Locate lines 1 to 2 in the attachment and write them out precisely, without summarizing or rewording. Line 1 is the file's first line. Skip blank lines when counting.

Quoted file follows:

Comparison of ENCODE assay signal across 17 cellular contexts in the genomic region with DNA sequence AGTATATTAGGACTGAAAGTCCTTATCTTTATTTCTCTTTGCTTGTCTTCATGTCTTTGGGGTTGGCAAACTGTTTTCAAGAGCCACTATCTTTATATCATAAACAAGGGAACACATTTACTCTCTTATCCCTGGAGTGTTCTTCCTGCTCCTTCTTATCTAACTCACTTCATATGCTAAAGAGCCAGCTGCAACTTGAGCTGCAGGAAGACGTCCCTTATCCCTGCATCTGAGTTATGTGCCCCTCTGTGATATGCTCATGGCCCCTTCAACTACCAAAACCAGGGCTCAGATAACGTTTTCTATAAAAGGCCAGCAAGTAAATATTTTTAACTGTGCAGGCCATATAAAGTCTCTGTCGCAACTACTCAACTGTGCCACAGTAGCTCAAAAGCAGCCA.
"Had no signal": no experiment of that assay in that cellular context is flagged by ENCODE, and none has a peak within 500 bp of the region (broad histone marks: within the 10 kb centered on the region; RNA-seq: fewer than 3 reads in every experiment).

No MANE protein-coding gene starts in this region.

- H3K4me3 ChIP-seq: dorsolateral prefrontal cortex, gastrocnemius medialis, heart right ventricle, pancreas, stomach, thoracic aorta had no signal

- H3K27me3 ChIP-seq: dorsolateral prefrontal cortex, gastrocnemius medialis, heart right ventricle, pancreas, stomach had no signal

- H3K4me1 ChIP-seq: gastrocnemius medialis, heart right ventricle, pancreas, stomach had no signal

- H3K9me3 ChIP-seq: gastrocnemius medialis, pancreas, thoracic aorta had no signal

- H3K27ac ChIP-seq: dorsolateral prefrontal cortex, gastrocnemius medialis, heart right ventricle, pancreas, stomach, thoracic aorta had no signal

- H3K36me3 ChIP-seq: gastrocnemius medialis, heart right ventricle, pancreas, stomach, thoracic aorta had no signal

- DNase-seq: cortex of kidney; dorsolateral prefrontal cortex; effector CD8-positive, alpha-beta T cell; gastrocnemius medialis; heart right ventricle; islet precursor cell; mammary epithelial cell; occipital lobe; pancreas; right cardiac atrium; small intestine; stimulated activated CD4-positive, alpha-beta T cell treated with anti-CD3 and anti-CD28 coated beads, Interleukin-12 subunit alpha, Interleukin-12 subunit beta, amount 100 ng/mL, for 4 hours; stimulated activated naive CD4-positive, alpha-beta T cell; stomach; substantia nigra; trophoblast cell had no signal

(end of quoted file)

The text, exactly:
Comparison of ENCODE assay signal across 17 cellular contexts in the genomic region with DNA sequence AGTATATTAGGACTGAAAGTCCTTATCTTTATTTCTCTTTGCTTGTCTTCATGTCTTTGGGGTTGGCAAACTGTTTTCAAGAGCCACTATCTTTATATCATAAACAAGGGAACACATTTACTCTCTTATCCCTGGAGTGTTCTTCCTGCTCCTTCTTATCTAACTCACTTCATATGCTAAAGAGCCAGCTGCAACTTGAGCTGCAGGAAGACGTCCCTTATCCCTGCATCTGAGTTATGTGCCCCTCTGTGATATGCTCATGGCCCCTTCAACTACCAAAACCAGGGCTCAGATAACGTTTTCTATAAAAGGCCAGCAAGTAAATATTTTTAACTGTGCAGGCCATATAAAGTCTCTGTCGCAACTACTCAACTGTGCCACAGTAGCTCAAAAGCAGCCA.
"Had no signal": no experiment of that assay in that cellular context is flagged by ENCODE, and none has a peak within 500 bp of the region (broad histone marks: within the 10 kb centered on the region; RNA-seq: fewer than 3 reads in every experiment).